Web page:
If you’re used to bread, pasta, chips, cereal, pizza, and fast food, plant-based foods probably aren’t even on your radar. So this question, in addition to being the most common, makes the most sense to address.

To start things off, here are 24 of the most common foods that fill my diet, in no particular order:

  1. Leafy greens (spinach, kale, collard)
  2. Other “greens” (mustard greens, turnip, swiss chard, pea shoots)
  3. High water vegetables (celery, cucumber, radish, lettuce varieties)
  4. Beans, legumes (black, kidney, chickpeas)
  5. Bean sprouts
  6. Gluten-free grains (brown rice, quinoa, amaranth, millet)
  7. Nuts (almonds, cashews)
  8. Seeds (pumpkin, chia, flax, sesame)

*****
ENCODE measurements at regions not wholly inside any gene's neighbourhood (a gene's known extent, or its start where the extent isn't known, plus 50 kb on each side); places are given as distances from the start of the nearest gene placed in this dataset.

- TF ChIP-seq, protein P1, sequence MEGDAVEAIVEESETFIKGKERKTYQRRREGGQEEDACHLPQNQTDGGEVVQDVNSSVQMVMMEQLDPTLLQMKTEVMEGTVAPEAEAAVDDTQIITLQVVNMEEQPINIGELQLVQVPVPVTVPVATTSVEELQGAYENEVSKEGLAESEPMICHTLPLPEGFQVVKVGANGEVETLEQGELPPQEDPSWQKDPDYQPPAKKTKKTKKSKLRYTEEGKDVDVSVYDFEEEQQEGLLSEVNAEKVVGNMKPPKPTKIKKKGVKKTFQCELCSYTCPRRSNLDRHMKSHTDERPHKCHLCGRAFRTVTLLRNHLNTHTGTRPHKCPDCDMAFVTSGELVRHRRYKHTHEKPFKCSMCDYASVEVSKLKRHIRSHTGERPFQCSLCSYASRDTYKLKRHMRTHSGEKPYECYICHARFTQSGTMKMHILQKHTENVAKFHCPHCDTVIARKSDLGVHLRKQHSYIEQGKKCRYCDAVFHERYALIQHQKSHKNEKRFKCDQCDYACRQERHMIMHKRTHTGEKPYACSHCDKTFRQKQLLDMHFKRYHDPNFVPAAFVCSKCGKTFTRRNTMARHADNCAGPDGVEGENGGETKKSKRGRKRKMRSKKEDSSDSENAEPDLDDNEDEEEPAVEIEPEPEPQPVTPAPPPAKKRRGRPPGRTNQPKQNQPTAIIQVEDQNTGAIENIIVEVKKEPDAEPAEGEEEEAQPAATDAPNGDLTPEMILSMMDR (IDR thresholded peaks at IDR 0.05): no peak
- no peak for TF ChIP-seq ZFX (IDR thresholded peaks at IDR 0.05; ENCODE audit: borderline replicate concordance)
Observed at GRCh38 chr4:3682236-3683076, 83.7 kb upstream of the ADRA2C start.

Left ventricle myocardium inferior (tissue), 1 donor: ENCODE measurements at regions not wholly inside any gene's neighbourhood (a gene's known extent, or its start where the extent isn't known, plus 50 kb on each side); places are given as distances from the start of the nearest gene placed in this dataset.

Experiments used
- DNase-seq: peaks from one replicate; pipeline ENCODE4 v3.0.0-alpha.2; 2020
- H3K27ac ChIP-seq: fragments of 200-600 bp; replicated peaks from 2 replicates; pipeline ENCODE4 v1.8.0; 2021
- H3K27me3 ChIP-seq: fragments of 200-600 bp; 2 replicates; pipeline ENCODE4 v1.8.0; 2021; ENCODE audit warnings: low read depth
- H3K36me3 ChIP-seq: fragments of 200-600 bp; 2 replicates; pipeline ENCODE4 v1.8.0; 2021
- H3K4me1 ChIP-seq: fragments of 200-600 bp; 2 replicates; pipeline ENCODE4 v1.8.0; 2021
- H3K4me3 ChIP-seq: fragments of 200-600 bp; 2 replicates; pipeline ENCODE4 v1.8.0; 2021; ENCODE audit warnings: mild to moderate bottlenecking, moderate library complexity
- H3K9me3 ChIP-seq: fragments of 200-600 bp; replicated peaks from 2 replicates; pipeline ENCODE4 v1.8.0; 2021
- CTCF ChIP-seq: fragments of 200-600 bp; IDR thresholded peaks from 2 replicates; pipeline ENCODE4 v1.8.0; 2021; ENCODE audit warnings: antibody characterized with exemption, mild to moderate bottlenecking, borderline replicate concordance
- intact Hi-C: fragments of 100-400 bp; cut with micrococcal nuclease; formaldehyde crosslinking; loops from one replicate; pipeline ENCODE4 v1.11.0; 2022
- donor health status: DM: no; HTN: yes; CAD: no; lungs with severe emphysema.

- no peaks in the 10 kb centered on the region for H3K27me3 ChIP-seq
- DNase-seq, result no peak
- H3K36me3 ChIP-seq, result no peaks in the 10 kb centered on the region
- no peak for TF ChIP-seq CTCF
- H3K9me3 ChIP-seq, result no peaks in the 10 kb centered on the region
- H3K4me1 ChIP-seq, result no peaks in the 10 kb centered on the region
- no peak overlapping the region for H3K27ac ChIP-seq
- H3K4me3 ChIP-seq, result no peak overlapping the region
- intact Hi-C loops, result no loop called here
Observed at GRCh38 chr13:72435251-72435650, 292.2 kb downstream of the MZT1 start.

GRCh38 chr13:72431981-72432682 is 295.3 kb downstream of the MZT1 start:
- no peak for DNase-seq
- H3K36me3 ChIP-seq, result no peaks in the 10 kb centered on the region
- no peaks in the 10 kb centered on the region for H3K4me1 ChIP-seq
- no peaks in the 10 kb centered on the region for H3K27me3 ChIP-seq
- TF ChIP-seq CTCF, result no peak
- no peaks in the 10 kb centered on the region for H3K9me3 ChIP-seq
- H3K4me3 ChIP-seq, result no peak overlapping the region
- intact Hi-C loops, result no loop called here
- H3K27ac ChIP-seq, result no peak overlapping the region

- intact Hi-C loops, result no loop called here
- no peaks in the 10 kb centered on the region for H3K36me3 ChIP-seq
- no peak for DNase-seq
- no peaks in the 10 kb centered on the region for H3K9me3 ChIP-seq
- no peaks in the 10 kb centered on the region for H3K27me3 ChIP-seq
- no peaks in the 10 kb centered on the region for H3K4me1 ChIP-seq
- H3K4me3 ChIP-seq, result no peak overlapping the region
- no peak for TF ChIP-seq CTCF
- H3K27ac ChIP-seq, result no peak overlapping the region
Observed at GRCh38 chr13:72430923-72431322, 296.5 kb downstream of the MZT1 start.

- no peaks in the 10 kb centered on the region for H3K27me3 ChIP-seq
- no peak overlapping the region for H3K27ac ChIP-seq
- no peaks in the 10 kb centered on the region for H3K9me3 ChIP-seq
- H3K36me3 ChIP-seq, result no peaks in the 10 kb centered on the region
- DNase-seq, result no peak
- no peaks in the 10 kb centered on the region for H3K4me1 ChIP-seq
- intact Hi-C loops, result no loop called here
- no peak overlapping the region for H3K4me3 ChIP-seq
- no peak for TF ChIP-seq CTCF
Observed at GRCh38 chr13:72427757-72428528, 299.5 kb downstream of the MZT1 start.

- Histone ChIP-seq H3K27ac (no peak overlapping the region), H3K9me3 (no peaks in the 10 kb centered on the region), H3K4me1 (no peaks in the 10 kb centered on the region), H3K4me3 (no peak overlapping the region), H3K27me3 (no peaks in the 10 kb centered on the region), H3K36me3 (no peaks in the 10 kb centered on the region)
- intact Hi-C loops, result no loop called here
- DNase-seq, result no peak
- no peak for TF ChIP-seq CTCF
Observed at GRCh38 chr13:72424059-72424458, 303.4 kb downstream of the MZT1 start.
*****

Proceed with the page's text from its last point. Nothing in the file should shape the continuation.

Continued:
9. Root vegetables (carrot, beet, jicama, rutabaga, etc.)
  10. Peppers (bell, serrano, chili, jalapeño, etc.)
  11. Sweet potato (NOT white potato)
  12. Cruciferous vegetables (broccoli, cauliflower, brussel sprouts, cabbage)
  13. Onion varieties
  14. Asparagus
  15. Summer Squash (zucchini, yellow squash)
  16. Winter Squash (pumpkin, butternut, spaghetti, acorn)
  17. Low-sugar citrus (lemon, lime, grapefruit)
  18. Low-sugar fruit (most berries, nectarines, watermelon, papaya, some melons)
  19. Tomato varieties
  20. Avocado (fun fact: Cinnamon and Bay Leaf are also in avocado’s single-seed fruit family…yes, avocado is a fruit.)
  21. Mushroom varieties
  22. Healthy oils/fats (olive, coconut, grapeseed)
  23. Spices (pepper, garlic, ginger, turmeric, etc.)
  24. Healthy Sweeteners in extreme moderation (Honey –not agave, Stevia; never artificial sweeteners like aspartame, sucralose, high fructose corn syrup)